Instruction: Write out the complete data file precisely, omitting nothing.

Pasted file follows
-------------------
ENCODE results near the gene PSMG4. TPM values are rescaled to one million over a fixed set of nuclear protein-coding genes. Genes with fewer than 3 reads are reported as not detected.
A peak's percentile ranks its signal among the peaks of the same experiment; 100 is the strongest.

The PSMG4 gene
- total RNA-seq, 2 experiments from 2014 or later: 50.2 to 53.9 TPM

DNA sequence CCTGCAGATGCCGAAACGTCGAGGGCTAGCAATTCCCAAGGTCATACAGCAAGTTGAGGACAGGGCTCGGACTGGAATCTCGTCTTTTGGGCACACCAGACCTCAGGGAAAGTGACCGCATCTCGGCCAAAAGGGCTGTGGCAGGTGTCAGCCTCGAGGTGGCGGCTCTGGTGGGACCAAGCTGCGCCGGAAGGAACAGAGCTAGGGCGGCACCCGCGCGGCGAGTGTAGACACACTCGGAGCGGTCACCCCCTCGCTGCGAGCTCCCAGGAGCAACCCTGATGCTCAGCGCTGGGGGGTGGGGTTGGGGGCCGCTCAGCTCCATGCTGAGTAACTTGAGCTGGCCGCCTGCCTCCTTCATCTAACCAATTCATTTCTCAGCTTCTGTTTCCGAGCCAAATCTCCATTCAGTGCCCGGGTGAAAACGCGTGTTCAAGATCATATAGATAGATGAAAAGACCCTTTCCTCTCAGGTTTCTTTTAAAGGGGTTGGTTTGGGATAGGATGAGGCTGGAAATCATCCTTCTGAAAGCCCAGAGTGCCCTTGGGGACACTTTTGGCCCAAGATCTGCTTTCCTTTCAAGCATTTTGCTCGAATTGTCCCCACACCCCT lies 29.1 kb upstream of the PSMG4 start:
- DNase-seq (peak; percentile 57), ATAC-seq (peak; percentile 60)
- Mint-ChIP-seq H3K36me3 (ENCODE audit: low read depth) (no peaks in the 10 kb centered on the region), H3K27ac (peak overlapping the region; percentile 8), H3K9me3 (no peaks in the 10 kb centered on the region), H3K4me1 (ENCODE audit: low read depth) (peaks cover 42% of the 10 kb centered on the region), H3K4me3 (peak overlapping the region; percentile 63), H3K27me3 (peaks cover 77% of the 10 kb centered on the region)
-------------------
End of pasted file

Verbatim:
ENCODE results near the gene PSMG4. TPM values are rescaled to one million over a fixed set of nuclear protein-coding genes. Genes with fewer than 3 reads are reported as not detected.
A peak's percentile ranks its signal among the peaks of the same experiment; 100 is the strongest.

The PSMG4 gene
- total RNA-seq, 2 experiments from 2014 or later: 50.2 to 53.9 TPM

DNA sequence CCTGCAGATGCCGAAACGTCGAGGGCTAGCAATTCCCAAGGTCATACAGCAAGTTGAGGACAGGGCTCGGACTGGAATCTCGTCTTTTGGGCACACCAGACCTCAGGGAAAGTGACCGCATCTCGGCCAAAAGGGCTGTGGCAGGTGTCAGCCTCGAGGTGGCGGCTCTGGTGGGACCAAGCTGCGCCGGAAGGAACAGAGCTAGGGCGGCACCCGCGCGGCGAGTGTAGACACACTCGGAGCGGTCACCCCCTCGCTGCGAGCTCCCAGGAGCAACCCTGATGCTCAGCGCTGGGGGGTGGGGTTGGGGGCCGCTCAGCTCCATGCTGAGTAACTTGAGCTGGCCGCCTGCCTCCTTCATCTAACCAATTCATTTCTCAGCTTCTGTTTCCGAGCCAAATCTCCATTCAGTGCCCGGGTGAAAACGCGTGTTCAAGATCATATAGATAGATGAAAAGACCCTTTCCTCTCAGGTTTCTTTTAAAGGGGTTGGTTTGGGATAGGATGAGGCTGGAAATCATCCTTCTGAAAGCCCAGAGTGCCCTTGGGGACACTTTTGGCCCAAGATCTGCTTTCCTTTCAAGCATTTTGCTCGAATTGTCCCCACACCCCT lies 29.1 kb upstream of the PSMG4 start:
- DNase-seq (peak; percentile 57), ATAC-seq (peak; percentile 60)
- Mint-ChIP-seq H3K36me3 (ENCODE audit: low read depth) (no peaks in the 10 kb centered on the region), H3K27ac (peak overlapping the region; percentile 8), H3K9me3 (no peaks in the 10 kb centered on the region), H3K4me1 (ENCODE audit: low read depth) (peaks cover 42% of the 10 kb centered on the region), H3K4me3 (peak overlapping the region; percentile 63), H3K27me3 (peaks cover 77% of the 10 kb centered on the region)